Does such a system not automatically favour candidates from the more populous states? one may ask. Is there any chance that someone from Manipur or Lakshadweep will ever win the votes of a majority of the country’s voters? Could a Muslim or a Dalit be elected president? These are fair questions, but the answer surely is that their chances would be no better, and no worse, than they are under our present system. Seven of India’s first 11 prime ministers, after all, came from Uttar Pradesh, which surely has no monopoly on political wisdom; perhaps a similar proportion of our directly-elected presidents will be UPites as well. How does it matter? Most democratic systems tend to favour majorities; it is no accident that every president of the United States has been a white male Christian barring one (and all bar one a Protestant), or that only one Welshman has been prime minister of Great Britain. But i dare say that the need to appeal to the rest of the country will oblige a would-be president from UP to reach across the boundaries of region, language, caste and religion, whereas in our present parliamentary system a politician elected in his constituency on the basis of precisely such parochial appeals can jockey his way to the prime ministership. A directly-elected president will, by definition, have to be far more of a national figure than a prime minister who owes his position to a handful of political king-makers in a coalition card-deal. I would also borrow from the USthe idea of an electoral college, to ensure that our less populous states are not ignored by the candidates: the winner would also be required to carry a majority of states, so that crushing numbers in the cow belt alone would not be enough.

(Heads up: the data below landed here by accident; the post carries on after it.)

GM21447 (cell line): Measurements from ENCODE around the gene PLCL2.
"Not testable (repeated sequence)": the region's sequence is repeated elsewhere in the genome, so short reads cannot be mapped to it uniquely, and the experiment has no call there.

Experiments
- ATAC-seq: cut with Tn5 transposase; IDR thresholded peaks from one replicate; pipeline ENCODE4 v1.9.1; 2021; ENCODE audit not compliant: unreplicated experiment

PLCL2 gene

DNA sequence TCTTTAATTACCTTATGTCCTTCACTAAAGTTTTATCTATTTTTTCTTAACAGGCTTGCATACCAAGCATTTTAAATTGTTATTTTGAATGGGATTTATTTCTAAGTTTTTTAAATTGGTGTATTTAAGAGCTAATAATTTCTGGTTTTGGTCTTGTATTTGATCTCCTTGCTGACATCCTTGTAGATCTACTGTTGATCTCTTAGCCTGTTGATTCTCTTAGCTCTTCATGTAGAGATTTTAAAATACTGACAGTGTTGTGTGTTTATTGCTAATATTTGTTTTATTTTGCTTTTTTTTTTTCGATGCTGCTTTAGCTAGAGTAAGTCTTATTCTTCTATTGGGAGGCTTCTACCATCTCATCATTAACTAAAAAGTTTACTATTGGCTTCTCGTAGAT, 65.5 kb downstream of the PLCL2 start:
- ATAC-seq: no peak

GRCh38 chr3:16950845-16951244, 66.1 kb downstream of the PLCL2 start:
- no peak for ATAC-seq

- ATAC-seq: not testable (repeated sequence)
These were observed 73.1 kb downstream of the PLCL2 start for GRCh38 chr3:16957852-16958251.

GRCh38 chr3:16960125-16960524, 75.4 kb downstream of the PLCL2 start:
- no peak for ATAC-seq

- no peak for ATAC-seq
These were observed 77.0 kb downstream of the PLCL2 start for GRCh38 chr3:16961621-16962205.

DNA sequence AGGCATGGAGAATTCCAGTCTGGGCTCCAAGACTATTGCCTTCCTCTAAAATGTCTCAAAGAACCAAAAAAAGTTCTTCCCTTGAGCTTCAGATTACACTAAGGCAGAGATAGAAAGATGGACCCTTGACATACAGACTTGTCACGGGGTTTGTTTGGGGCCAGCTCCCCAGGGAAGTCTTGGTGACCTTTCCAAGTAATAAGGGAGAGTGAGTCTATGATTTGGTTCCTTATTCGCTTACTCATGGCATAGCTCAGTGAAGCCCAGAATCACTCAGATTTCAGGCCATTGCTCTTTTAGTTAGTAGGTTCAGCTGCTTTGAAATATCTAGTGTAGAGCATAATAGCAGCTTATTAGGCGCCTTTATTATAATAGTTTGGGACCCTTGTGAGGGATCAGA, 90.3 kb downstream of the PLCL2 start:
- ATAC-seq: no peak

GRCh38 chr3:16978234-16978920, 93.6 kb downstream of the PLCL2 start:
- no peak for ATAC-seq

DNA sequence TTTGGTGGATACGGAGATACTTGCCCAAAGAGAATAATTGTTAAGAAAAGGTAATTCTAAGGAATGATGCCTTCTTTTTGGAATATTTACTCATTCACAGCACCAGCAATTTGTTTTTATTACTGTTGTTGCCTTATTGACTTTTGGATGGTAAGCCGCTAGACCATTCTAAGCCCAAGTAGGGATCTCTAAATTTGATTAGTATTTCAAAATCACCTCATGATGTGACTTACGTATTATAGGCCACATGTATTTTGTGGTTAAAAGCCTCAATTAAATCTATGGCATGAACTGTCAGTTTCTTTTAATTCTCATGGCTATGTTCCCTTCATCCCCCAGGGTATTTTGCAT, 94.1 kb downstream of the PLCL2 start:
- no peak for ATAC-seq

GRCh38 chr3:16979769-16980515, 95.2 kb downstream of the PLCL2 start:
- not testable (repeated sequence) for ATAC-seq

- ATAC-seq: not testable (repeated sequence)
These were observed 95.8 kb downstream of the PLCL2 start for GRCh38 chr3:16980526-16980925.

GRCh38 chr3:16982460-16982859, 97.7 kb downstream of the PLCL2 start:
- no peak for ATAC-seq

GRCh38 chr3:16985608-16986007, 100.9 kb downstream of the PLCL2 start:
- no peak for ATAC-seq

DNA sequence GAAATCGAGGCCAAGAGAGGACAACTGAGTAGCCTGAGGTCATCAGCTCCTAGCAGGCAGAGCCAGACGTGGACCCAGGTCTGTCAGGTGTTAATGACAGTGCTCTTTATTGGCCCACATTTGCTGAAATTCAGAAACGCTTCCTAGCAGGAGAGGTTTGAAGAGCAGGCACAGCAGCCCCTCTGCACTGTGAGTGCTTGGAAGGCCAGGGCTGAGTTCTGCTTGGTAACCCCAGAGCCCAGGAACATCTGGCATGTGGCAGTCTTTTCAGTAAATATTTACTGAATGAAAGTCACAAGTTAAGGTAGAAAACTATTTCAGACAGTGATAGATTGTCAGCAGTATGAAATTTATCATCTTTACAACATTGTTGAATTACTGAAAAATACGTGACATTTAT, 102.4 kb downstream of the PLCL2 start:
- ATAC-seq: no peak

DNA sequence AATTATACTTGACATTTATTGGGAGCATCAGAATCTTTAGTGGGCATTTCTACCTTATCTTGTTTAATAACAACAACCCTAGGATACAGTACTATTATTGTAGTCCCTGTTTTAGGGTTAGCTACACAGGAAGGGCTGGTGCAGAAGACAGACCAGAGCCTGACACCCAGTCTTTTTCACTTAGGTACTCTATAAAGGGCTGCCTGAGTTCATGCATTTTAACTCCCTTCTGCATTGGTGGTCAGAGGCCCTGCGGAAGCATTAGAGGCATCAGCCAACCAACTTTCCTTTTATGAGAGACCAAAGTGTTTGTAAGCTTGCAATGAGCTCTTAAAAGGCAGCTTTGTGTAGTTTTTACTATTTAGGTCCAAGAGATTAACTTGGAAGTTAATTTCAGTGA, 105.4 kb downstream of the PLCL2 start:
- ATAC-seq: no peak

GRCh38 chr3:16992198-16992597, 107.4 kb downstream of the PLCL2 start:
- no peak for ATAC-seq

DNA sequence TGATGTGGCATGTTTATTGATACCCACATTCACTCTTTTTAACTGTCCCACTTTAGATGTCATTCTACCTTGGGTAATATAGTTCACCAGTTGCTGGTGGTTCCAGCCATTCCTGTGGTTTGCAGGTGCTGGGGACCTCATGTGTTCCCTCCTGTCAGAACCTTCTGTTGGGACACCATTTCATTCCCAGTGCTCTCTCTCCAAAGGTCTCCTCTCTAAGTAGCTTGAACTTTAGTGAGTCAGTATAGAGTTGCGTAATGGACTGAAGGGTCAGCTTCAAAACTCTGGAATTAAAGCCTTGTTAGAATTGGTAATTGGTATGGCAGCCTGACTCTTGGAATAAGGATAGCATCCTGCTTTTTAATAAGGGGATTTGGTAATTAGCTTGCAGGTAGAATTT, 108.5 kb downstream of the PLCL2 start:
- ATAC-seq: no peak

Why should we underestimate the wisdom of the Indian Electorate? Jamaica with a 97% black population elected a white president. In Argentina a country that is proud of its European origins twice elected, son of Syrian immigrants, Carlos Saul Menem. Peru elected a Japanese origin President in Alberto Fujimori. Indeed, the voters of Guyana, a country that is 50% Indian and 47% black, elected as president a white American Jewish woman, who happened to be the widow of the nationalist hero Cheddi Jagan. A story with a certain ring of plausibility inIndia.